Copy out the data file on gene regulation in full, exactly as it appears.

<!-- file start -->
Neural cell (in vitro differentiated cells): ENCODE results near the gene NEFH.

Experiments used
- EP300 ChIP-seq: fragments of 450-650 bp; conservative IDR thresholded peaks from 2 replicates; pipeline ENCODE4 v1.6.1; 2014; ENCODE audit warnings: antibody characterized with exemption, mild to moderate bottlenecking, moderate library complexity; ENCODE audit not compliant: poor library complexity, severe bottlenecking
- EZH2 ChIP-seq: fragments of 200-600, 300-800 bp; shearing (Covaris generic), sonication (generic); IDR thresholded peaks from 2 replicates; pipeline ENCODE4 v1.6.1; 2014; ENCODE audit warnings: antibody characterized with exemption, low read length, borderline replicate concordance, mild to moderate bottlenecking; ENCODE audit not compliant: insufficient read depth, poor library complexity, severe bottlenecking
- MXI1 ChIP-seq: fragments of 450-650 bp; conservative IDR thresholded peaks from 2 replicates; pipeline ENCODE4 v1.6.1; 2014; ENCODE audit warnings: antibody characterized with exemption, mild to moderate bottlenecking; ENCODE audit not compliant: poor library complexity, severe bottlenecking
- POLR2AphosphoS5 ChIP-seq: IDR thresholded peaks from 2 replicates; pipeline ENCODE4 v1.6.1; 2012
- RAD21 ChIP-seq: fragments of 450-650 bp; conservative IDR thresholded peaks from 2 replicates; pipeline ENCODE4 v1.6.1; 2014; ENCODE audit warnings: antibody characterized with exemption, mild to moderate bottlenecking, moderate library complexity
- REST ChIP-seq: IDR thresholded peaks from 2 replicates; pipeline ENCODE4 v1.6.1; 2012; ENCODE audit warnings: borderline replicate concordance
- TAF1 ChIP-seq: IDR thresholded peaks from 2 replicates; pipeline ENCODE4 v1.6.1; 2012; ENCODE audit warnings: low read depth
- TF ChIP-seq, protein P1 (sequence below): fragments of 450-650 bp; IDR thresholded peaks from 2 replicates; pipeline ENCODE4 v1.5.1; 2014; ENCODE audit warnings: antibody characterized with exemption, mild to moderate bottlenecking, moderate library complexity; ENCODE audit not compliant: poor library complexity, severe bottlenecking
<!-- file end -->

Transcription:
Neural cell (in vitro differentiated cells): ENCODE results near the gene NEFH.

Experiments used
- EP300 ChIP-seq: fragments of 450-650 bp; conservative IDR thresholded peaks from 2 replicates; pipeline ENCODE4 v1.6.1; 2014; ENCODE audit warnings: antibody characterized with exemption, mild to moderate bottlenecking, moderate library complexity; ENCODE audit not compliant: poor library complexity, severe bottlenecking
- EZH2 ChIP-seq: fragments of 200-600, 300-800 bp; shearing (Covaris generic), sonication (generic); IDR thresholded peaks from 2 replicates; pipeline ENCODE4 v1.6.1; 2014; ENCODE audit warnings: antibody characterized with exemption, low read length, borderline replicate concordance, mild to moderate bottlenecking; ENCODE audit not compliant: insufficient read depth, poor library complexity, severe bottlenecking
- MXI1 ChIP-seq: fragments of 450-650 bp; conservative IDR thresholded peaks from 2 replicates; pipeline ENCODE4 v1.6.1; 2014; ENCODE audit warnings: antibody characterized with exemption, mild to moderate bottlenecking; ENCODE audit not compliant: poor library complexity, severe bottlenecking
- POLR2AphosphoS5 ChIP-seq: IDR thresholded peaks from 2 replicates; pipeline ENCODE4 v1.6.1; 2012
- RAD21 ChIP-seq: fragments of 450-650 bp; conservative IDR thresholded peaks from 2 replicates; pipeline ENCODE4 v1.6.1; 2014; ENCODE audit warnings: antibody characterized with exemption, mild to moderate bottlenecking, moderate library complexity
- REST ChIP-seq: IDR thresholded peaks from 2 replicates; pipeline ENCODE4 v1.6.1; 2012; ENCODE audit warnings: borderline replicate concordance
- TAF1 ChIP-seq: IDR thresholded peaks from 2 replicates; pipeline ENCODE4 v1.6.1; 2012; ENCODE audit warnings: low read depth
- TF ChIP-seq, protein P1 (sequence below): fragments of 450-650 bp; IDR thresholded peaks from 2 replicates; pipeline ENCODE4 v1.5.1; 2014; ENCODE audit warnings: antibody characterized with exemption, mild to moderate bottlenecking, moderate library complexity; ENCODE audit not compliant: poor library complexity, severe bottlenecking